The CRB Scam



Themes: Corporate scams / Controversies
Period : 1993 - 1997
Organization : CRB Group / SEBI
Pub Date : 2002
Countries : India
Industry : Financial Services

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Case Code : FINC008
Case Length : 09 Pages
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The CRB Scam | Case Study

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The Man and the Mess

Born in a jute trader's house in Calcutta, Bhansali was a studious person. After obtaining a degree in commerce, Bhansali completed Chartered Accountancy in 1980. In the same year, he started a financial consultancy firm, CRB Consultancy. Through Bhansali's personal contacts, CRB Consultancy soon managed to secure the business of providing issue management services to a few well-known companies in Calcutta. Over the years, Bhansali acquired other degrees as well including ACS, Ph.D., MIIA (US) and a diploma in Journalism.

Though he made a lot of money, Bhansali found it difficult to find recognition in Calcutta. He then moved to New Delhi to join one of the country's leading registrars of companies. However when Bhansali was caught short-charging the registrar's clients, he had to leave.

Bhansali then established 'CRB Consultants,' a private limited company in New Delhi in 1985. In 1992, the name of the company was changed to CRB Capital Markets (CRB Caps) and it was converted into a public limited company.

The company offered various services including merchant banking, leasing and hire purchase, bill discounting and corporate funds management, fixed deposit and resources mobilization, mutual funds and asset management, international finance and forex operations. CRB Caps was also very active in stock-broking having a card both on the BSE and the NSE. The company raised over Rs 176 crore from the public by January 1995. The A+ rating given by CARE and upfront cash incentives of 7-10% attracted investors in hordes to Bhansali's schemes. Bhansali's connections with religious leaders and political parties also helped in attracting investors.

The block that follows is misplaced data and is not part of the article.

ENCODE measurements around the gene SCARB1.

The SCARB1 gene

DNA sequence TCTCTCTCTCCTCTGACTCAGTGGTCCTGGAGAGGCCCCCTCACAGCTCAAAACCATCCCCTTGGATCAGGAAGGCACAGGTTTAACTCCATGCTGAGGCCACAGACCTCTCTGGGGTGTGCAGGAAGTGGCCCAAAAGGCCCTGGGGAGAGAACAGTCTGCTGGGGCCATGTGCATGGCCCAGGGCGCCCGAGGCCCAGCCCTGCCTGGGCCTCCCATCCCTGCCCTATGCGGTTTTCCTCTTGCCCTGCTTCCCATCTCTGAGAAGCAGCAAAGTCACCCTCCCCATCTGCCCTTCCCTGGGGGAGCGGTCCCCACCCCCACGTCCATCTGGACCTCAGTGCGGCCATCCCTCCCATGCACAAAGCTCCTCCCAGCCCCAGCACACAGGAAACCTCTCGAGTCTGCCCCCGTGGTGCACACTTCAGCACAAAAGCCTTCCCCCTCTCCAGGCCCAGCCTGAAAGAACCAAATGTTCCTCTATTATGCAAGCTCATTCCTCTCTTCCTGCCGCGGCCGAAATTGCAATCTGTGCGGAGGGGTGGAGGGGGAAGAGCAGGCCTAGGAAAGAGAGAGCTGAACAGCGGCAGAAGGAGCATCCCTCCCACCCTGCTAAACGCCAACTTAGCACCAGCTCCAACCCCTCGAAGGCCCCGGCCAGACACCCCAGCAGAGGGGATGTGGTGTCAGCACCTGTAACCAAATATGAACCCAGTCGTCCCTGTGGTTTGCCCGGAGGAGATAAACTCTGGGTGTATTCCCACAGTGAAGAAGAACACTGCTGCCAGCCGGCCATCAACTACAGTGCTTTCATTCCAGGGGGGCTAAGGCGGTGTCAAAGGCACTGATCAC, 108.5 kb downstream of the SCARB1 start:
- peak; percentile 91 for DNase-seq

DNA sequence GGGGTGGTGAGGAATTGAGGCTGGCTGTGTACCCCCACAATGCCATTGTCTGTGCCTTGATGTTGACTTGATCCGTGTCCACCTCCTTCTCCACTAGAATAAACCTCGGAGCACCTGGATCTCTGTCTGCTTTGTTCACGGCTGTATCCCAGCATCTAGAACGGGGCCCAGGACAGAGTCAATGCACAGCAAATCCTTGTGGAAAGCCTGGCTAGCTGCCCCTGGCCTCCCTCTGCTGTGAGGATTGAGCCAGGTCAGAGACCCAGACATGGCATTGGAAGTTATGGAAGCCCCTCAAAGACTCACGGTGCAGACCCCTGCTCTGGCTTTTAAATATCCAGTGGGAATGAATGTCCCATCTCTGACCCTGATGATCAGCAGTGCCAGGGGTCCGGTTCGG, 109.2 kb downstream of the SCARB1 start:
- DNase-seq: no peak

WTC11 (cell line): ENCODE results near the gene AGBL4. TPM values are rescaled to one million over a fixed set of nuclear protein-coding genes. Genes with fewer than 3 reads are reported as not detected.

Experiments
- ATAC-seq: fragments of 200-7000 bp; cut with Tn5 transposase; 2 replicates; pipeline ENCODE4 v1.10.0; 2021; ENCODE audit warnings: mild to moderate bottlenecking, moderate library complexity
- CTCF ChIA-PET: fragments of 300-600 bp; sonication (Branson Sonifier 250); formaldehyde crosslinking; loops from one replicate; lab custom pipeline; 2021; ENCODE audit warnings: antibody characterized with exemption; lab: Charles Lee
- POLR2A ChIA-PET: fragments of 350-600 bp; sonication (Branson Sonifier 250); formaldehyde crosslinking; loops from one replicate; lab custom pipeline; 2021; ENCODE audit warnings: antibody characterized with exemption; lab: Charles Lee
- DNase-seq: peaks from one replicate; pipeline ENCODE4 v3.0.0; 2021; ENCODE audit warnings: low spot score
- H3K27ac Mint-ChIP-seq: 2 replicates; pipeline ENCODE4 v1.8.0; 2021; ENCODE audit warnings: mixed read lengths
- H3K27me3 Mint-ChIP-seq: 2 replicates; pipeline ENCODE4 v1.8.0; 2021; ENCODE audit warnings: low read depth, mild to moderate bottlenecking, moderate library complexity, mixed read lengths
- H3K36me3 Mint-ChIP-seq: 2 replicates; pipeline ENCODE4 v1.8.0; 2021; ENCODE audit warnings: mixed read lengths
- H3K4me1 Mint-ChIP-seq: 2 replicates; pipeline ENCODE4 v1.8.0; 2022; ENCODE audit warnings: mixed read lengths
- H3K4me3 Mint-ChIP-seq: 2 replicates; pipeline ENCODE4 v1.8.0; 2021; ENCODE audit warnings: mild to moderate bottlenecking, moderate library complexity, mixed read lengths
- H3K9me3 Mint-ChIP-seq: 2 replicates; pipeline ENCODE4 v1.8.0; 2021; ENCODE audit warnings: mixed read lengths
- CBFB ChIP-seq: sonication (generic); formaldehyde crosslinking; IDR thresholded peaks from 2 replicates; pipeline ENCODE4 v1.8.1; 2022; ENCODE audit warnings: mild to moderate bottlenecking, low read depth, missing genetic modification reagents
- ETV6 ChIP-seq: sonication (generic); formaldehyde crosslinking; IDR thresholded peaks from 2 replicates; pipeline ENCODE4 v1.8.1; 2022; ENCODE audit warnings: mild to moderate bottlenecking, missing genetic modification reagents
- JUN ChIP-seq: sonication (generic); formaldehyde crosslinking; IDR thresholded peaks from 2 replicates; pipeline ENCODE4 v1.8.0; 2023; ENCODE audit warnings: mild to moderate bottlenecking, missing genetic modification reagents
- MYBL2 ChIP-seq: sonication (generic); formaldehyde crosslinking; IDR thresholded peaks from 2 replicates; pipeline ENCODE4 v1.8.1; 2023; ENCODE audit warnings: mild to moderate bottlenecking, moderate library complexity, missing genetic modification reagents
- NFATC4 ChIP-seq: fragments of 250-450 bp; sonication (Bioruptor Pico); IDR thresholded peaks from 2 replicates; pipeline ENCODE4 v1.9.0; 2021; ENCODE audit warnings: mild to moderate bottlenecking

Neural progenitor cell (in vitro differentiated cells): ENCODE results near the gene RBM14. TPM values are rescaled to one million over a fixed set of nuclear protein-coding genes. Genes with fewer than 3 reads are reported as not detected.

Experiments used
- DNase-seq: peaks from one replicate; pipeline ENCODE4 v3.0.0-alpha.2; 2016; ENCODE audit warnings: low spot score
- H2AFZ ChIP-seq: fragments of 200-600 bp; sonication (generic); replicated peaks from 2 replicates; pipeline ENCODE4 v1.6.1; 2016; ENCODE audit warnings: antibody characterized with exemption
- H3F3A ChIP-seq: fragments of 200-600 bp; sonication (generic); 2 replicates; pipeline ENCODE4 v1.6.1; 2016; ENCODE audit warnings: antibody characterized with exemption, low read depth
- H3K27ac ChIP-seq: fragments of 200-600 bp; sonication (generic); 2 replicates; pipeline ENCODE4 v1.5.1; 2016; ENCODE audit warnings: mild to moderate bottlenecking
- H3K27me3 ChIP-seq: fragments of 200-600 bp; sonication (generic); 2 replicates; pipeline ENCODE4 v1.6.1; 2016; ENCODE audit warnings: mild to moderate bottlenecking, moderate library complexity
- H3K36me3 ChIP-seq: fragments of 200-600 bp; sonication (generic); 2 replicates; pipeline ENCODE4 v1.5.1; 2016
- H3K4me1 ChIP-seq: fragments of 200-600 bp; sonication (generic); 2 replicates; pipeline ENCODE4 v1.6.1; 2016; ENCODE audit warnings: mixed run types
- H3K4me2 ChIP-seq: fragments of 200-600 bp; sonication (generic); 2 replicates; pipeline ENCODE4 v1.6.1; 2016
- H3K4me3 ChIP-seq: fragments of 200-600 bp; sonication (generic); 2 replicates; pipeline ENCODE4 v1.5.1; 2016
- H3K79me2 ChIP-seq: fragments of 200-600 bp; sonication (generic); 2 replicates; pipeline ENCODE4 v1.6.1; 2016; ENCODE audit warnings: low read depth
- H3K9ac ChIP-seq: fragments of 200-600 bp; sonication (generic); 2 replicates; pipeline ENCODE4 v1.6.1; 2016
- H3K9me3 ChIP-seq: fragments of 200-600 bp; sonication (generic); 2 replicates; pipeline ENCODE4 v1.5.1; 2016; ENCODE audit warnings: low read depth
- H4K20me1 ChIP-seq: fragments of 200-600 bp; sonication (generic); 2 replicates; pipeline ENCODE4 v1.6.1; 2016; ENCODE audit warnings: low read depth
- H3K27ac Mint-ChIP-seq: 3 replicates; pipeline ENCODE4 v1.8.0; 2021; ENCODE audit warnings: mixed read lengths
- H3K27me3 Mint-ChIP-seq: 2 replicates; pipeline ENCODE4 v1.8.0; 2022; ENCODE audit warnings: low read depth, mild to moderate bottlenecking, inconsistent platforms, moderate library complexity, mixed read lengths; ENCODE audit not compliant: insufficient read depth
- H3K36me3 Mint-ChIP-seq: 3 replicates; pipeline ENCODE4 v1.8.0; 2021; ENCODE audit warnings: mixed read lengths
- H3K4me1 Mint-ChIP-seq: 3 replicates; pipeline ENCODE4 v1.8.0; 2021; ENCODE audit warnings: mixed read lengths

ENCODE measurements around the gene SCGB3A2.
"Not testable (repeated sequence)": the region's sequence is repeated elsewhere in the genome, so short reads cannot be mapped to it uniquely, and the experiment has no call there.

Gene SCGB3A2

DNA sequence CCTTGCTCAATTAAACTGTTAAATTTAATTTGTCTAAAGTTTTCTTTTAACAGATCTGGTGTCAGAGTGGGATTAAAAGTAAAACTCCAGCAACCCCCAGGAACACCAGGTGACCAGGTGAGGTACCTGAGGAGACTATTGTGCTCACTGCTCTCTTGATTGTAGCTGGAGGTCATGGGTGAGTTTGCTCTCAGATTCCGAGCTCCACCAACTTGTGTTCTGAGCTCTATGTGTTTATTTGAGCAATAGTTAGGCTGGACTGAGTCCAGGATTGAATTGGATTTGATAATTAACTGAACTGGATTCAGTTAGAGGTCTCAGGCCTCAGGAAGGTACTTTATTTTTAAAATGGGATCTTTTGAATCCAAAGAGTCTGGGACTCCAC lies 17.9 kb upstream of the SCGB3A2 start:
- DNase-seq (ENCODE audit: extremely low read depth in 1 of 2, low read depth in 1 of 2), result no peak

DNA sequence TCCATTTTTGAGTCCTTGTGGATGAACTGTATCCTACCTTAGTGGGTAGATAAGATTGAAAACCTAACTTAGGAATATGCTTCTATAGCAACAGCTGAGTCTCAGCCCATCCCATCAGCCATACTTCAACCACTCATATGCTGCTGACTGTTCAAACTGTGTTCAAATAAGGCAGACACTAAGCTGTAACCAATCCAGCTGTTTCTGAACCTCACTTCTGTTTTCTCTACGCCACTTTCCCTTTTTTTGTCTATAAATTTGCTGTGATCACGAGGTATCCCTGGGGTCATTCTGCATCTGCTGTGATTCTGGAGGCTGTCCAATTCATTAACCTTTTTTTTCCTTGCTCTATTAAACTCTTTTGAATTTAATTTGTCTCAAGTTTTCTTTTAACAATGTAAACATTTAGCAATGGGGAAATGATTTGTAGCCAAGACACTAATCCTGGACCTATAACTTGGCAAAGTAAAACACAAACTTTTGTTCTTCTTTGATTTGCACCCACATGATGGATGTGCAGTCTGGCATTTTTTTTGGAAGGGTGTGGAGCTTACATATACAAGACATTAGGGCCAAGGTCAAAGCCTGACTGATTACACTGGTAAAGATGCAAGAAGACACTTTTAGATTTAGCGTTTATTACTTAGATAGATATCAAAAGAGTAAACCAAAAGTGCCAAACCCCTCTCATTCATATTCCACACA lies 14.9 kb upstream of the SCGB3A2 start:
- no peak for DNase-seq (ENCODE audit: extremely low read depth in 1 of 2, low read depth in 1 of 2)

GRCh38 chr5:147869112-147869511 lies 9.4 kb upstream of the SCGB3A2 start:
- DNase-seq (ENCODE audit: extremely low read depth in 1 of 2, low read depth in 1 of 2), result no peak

Another CRB company, CRB Corporation Ltd., (originally set up as a granite manufacturing company, its activities veered into finance later), raised another Rs 84 crore through three public issues between May 1993 and December 1995. CRB Share Custodial Services raised another Rs 100 crore in January 1995. In August 1994, Bhansali launched CRB Mutual Funds (CRBMF) which raised Rs 230 crore from the market through its Arihant Mangal Growth Scheme. Another Rs 180 crore was raised from investors through fixed deposits.

Bhansali's empire soon flourished with the total income increasing from Rs 1.2 crore in 1991 to Rs 103 crore in 1995. Leasing and hire purchase, one of the group's thrust areas, shot up from a paltry Rs 2 lakh in 1991 to Rs 16 crore in September 1994.

Media analysts pointed out that the group's global outlook and timely foreign collaborations were responsible for its success. CRBs joint ventures with Daewoo Securities and Keystone Group met with reasonable success. Sid Khanna, managing partner, Andersen Consulting, who had been advising CRB on group strategy opined that Bhansali had an educated and pragmatic view of globalization. In the mid 1990s, Bhansali had even published a booklet on himself, extolling his virtues and achievements titled 'Dr C.R. Bhansali - Making The Difference.'

Even at this juncture, media reports claimed that CRB had used many not-so-savvy methods to achieve its ends. Questions were raised when CRB Caps' net worth went up from Rs 2 crore in 1992 to Rs 430 crore in 1996. Given the company's small scale of operations, this phenomenal growth was eyed with suspicion. In mid 1996, reports regarding the frauds being committed by the CRB group began appearing in the media. The mass gathering in front of RBI in May 1997 was the first major manifestation of the 'hate-wave' against CRB.

The drama took a new turn whem the CBI made arrangements to bring Bhansali back to India after informal negotiations with him and Hong Kong government. An FIR was filed against CRB as per Section 120 B, read with Section 420 of the Indian Penal Code (IPC) and Section 13(2) read with Section 13(1)D of the Prevention of Corruption Act (PCA). Bhansali was charged with fraud, cheating and siphoning off of funds from SBI.

Bhansali was arrested as soon as he landed in Delhi. Bhansali's advocate however maintained that his client had surrendered himself to CBI officials 'as soon as he came to know that he was embroiled in an alleged case of fraud by the company, which was being investigated by the CBI. He also claimed that Bhansali 'did not flee the country' but was on a business trip to Hong Kong and had informed his whereabouts to a friend in Delhi, who later informed the CBI. Bhansali however maintained that he was falsely implicated and said that investigations should be properly done so that he did not become the scapegoat.2

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2] After spending six months in jail, Bhansali was granted bail in December 1997 - to be arrested again in February 1998 for yet another scam involving Bank of Baroda.